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Hyperinflammation in patients with chronic granulomatous disease leads to impairment of hematopoietic stem cell functions


Weisser, Maren; Demel, Uta M; Stein, Stefan; Chen-Wichmann, Linping; Touzot, Fabien; Santilli, Giorgia; Sujer, Stefanie; Brendel, Christian; Siler, Ulrich; Cavazzana, Marina; Thrasher, Adrian J; Reichenbach, Janine; Essers, Marieke A G; Schwäble, Joachim; Grez, Manuel (2016). Hyperinflammation in patients with chronic granulomatous disease leads to impairment of hematopoietic stem cell functions. Journal of Allergy and Clinical Immunology, 138(1):219-228.

Abstract

BACKGROUND: Defects in phagocytic nicotinamide adenine dinucleotide phosphate oxidase 2 (NOX2) function cause chronic granulomatous disease (CGD), a primary immunodeficiency characterized by dysfunctional microbicidal activity and chronic inflammation.
OBJECTIVE: We sought to study the effect of chronic inflammation on the hematopoietic compartment in patients and mice with X-linked chronic granulomatous disease (X-CGD).
METHODS: We used immunostaining and functional analyses to study the hematopoietic compartment in patients with CGD.
RESULTS: An analysis of bone marrow cells from patients and mice with X-CGD revealed a dysregulated hematopoiesis characterized by increased numbers of hematopoietic progenitor cells (HPCs) at the expense of repopulating hematopoietic stem cells (HSCs). In patients with X-CGD, there was a clear reduction in the proportion of HSCs in bone marrow and peripheral blood, and they were also more rapidly exhausted after in vitro culture. In mice with X-CGD, increased cycling of HSCs, expansion of HPCs, and impaired long-term engraftment capacity were found to be associated with high concentrations of proinflammatory cytokines, including IL-1β. Treatment of wild-type mice with IL-1β induced enhanced cell-cycle entry of HSCs, expansion of HPCs, and defects in long-term engraftment, mimicking the effects observed in mice with X-CGD. Inhibition of cytokine signaling in mice with X-CGD reduced HPC numbers but had only minor effects on the repopulating ability of HSCs.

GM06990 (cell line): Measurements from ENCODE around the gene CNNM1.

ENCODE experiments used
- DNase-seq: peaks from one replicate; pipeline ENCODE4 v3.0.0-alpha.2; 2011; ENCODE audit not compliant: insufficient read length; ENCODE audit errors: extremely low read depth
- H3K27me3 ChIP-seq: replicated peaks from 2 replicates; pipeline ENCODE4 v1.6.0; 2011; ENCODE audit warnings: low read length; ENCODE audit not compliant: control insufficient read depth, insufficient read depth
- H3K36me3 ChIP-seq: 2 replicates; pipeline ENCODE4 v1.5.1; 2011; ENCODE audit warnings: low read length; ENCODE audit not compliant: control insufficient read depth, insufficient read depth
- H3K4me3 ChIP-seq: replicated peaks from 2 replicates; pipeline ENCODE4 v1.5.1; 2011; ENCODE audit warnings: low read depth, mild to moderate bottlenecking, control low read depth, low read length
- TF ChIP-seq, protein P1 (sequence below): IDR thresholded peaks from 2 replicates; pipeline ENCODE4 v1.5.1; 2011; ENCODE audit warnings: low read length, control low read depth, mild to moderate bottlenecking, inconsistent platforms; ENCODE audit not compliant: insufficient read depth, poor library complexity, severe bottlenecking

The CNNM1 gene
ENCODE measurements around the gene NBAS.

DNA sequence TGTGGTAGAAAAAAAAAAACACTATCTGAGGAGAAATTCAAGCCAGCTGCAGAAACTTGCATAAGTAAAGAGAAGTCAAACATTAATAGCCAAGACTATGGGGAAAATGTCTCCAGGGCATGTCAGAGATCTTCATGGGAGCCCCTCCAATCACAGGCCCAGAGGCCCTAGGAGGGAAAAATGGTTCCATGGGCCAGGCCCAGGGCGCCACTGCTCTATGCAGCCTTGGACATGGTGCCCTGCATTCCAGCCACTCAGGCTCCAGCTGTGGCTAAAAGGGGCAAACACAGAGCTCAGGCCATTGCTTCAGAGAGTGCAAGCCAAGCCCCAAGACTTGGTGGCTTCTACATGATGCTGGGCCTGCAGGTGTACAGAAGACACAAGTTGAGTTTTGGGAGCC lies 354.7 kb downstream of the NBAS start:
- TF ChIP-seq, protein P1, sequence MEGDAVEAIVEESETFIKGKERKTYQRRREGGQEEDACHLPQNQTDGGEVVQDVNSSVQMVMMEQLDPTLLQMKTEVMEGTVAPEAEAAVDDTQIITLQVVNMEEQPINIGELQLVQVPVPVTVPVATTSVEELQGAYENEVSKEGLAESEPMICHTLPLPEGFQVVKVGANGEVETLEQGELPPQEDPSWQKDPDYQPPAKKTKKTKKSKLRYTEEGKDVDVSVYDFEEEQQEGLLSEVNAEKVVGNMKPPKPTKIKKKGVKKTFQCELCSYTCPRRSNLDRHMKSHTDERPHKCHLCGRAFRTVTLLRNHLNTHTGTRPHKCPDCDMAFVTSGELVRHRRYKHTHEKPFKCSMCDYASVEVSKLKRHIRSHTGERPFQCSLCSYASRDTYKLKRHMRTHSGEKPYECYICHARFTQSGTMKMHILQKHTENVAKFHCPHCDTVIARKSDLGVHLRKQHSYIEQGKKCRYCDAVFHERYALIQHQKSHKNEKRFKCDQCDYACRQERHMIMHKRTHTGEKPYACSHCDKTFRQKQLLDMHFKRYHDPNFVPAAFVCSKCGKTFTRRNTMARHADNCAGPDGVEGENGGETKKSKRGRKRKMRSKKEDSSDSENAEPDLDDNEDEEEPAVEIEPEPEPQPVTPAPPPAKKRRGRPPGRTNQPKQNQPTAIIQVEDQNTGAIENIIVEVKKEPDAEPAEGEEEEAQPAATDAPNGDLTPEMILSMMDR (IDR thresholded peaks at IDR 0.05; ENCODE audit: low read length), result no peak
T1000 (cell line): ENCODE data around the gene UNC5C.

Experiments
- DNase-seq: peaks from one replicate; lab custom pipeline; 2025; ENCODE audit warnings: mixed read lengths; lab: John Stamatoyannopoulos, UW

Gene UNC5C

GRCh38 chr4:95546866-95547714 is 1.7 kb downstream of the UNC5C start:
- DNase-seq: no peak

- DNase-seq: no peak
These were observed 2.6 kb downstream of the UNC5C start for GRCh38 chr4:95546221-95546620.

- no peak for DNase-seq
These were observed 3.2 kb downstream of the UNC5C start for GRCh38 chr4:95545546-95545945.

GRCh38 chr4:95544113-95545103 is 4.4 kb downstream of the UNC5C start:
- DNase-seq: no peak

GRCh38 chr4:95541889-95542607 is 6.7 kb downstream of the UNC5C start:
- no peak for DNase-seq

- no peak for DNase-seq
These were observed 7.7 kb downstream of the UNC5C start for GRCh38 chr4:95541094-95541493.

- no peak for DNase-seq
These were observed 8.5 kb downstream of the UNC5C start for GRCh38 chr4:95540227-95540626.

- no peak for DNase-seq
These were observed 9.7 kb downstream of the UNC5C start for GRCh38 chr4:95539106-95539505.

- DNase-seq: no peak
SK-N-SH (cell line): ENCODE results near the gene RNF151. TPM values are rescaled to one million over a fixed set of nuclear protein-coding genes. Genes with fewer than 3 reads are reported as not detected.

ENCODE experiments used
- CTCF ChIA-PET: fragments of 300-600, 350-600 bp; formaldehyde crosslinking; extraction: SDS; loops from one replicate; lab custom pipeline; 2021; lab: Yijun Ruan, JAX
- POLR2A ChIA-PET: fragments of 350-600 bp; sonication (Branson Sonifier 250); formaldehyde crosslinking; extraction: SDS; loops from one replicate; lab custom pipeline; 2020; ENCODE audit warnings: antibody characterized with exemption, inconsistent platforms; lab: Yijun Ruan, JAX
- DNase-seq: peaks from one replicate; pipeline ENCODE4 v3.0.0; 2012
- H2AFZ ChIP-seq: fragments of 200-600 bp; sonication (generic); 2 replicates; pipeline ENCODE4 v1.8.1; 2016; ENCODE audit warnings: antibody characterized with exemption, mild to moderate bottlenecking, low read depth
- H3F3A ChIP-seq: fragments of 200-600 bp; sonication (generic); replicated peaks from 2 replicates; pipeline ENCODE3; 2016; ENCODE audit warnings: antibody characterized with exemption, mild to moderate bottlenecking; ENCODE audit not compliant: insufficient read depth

CONCLUSIONS: Persistent chronic inflammation in patients with CGD is associated with hematopoietic proliferative stress, leading to a decrease in the functional activity of HSCs. Our observations have clinical implications for the development of successful autologous cell therapy approaches.

Abstract

BACKGROUND: Defects in phagocytic nicotinamide adenine dinucleotide phosphate oxidase 2 (NOX2) function cause chronic granulomatous disease (CGD), a primary immunodeficiency characterized by dysfunctional microbicidal activity and chronic inflammation.
OBJECTIVE: We sought to study the effect of chronic inflammation on the hematopoietic compartment in patients and mice with X-linked chronic granulomatous disease (X-CGD).
METHODS: We used immunostaining and functional analyses to study the hematopoietic compartment in patients with CGD.
RESULTS: An analysis of bone marrow cells from patients and mice with X-CGD revealed a dysregulated hematopoiesis characterized by increased numbers of hematopoietic progenitor cells (HPCs) at the expense of repopulating hematopoietic stem cells (HSCs). In patients with X-CGD, there was a clear reduction in the proportion of HSCs in bone marrow and peripheral blood, and they were also more rapidly exhausted after in vitro culture. In mice with X-CGD, increased cycling of HSCs, expansion of HPCs, and impaired long-term engraftment capacity were found to be associated with high concentrations of proinflammatory cytokines, including IL-1β. Treatment of wild-type mice with IL-1β induced enhanced cell-cycle entry of HSCs, expansion of HPCs, and defects in long-term engraftment, mimicking the effects observed in mice with X-CGD. Inhibition of cytokine signaling in mice with X-CGD reduced HPC numbers but had only minor effects on the repopulating ability of HSCs.
CONCLUSIONS: Persistent chronic inflammation in patients with CGD is associated with hematopoietic proliferative stress, leading to a decrease in the functional activity of HSCs. Our observations have clinical implications for the development of successful autologous cell therapy approaches.

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Additional indexing

Item Type:Journal Article, refereed, original work
Communities & Collections:04 Faculty of Medicine > University Children's Hospital Zurich > Medical Clinic
Dewey Decimal Classification:610 Medicine & health
Language:English
Date:July 2016
Deposited On:10 Feb 2017 10:19
Last Modified:02 Feb 2018 12:12
Publisher:Elsevier
ISSN:0091-6749
OA Status:Closed
Free access at:Publisher DOI. An embargo period may apply.
Publisher DOI:https://doi.org/10.1016/j.jaci.2015.11.028
PubMed ID:26853280

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